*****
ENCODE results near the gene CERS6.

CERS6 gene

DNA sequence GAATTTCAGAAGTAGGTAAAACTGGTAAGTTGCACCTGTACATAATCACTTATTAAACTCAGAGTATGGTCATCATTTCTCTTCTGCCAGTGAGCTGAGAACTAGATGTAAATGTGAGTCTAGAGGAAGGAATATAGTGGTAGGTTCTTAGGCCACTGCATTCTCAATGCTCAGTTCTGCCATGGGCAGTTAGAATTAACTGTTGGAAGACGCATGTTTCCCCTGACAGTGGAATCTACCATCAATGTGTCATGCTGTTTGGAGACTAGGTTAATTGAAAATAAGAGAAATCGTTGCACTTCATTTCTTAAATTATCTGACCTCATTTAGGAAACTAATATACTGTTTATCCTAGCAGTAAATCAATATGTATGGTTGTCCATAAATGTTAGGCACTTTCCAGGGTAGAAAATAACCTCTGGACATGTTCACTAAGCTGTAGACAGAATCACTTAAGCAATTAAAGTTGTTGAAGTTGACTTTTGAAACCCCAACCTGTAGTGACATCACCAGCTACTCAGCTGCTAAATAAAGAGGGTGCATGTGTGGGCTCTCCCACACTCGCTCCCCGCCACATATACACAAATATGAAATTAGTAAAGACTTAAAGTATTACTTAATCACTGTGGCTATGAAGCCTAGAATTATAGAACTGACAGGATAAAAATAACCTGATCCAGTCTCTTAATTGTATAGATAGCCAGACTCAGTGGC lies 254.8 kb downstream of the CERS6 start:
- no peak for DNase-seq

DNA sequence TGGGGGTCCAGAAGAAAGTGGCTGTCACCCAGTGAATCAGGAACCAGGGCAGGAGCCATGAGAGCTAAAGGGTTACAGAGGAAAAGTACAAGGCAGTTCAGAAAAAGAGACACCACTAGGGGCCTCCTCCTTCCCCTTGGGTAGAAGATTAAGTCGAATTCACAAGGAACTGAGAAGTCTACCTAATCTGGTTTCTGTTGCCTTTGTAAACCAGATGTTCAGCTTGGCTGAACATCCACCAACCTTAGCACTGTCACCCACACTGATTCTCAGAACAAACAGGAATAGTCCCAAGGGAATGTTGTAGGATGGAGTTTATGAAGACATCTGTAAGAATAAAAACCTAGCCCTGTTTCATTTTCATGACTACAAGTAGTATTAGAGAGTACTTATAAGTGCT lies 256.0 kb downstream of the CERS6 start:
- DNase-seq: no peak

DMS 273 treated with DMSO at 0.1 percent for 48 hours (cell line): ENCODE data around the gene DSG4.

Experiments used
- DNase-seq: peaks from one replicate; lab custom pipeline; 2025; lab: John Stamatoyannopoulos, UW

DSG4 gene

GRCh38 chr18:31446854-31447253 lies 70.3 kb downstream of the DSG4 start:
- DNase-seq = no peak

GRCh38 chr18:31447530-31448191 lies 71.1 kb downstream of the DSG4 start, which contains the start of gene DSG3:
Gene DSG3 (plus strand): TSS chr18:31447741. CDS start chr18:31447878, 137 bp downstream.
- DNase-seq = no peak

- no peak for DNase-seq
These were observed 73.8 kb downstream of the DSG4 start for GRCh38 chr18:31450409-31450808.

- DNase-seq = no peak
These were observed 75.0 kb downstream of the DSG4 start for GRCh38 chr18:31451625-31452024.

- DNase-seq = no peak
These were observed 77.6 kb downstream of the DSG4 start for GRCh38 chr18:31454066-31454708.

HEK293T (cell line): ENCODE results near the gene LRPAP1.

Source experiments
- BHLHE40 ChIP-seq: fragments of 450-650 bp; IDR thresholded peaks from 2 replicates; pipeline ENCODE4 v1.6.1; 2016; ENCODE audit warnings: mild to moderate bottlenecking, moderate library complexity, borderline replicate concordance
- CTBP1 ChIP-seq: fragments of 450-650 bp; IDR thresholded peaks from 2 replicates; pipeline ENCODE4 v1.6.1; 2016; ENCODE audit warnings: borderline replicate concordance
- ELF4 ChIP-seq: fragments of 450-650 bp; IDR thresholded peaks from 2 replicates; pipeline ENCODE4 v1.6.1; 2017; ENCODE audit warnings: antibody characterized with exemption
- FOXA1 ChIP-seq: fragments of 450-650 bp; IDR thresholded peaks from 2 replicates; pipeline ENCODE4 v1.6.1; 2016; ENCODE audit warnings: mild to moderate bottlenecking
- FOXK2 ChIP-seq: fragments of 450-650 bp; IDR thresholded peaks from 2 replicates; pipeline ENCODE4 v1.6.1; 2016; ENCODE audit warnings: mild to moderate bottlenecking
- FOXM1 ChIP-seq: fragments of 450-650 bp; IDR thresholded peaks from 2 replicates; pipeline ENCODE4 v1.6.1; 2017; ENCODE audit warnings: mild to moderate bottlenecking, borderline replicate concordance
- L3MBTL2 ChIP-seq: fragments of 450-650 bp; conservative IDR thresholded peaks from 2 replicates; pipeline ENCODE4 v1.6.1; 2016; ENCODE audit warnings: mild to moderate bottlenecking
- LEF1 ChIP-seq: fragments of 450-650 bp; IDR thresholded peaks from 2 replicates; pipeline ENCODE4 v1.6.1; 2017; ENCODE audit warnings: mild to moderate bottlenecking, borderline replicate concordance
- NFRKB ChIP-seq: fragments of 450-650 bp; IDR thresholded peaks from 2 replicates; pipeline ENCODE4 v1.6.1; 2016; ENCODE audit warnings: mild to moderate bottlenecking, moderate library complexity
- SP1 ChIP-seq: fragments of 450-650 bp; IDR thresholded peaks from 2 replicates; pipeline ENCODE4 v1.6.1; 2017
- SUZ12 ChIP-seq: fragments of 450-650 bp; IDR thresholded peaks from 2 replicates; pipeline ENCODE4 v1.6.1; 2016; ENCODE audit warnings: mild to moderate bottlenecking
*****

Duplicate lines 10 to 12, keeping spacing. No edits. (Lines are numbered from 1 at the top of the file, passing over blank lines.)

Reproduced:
DSG4 gene

GRCh38 chr18:31446854-31447253 lies 70.3 kb downstream of the DSG4 start:
- DNase-seq = no peak